In addition there are deer galore, emus, swans, ducks and geese, foxes and coyotes, raccoons, otters, squirrels, chipmunks, frogs, crickets, etc.
Excerpts from Pound Ridge website - Written by ©Lisl Steiner
Excerpts from Pound Ridge Conservation Board Guide
The Pound Ridge Conservancy owns several preserves in town, the largest being the 38 acre Halle Ravine, a recreation area lined with hemlocks, beeches and black birch. Pound Ridge is 14,130 magnificent acres carved by a glacier. Its dramatic topography differs even from our nearby neighbors. Uniquely "Pound Ridge", the dramatic rock outcroppings, steep slopes, woodlands and abundant wetlands support a varied and complex ecosystem. There are many walking trails in Pound Ridge including:
The Bye Preserve
The Clark Preserve
The Halle Ravine
The Russell Preserve
The Westchester Wilderness Walk
The Morgenthau Preserve
Mianus River Gorge
Ward Pound Ridge Reservation
History And Antiquities
The following covers "History and Antiquities", a general collection of interesting facts, traditions, biographical sketches, and anecdotes about Westchester County and its towns. When reading the following, remember to keep in mind that this information has been written about two hundred years ago. Population statistics and events have not been revised to reflect current events and perspective. We think this adds to the historical flavor and interest of the writings, giving a different perspective on much of this information and written in an "older world" writing style.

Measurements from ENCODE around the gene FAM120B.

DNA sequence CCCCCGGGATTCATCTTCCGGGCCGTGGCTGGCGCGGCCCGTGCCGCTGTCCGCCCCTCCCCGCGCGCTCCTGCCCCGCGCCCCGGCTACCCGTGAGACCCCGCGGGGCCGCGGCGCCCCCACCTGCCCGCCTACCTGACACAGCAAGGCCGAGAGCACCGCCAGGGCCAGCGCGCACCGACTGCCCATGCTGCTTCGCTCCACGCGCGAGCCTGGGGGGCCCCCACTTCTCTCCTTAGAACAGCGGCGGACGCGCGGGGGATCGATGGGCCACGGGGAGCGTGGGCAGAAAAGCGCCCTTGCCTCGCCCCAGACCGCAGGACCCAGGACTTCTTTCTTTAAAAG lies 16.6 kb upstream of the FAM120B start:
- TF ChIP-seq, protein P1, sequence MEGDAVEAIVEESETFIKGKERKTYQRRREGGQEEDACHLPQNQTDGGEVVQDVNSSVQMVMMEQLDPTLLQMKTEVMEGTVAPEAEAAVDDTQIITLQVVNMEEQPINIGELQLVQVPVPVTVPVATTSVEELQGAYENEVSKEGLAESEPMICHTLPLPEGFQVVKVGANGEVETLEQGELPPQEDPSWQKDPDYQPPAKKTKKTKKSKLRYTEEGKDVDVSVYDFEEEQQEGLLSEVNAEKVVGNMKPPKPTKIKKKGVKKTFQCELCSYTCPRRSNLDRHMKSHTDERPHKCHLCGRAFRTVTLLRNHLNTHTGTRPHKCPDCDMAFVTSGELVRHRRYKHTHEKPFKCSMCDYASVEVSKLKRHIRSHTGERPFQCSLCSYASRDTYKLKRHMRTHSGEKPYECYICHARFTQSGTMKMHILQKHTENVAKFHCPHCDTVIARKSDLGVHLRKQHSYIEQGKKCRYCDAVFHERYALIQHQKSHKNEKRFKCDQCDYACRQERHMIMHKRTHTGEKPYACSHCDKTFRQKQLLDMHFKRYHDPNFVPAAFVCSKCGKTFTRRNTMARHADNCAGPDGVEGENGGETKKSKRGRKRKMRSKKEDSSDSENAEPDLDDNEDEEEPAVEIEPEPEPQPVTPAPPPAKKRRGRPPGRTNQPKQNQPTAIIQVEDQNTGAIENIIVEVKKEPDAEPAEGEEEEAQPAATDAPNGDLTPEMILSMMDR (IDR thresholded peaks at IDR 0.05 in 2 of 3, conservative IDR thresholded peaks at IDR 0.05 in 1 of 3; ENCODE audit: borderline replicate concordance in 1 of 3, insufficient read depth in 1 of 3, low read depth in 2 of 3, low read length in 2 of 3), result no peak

"Historical Collections of the State of New York
, Published by S. Tuttle, 194 Chatham-Square, 1841
Press blue button
for more information about the town of Pound Ridge.
"Poundridge is situated 4 miles E. from Bedford. Pop. 1,407. Poundridge, post village, centrally situated, contains 1 Presbyterian, 1 Methodist Episcopal church, and about 15 dwellings."
Schools in Pound Ridge
Location: Pound Ridge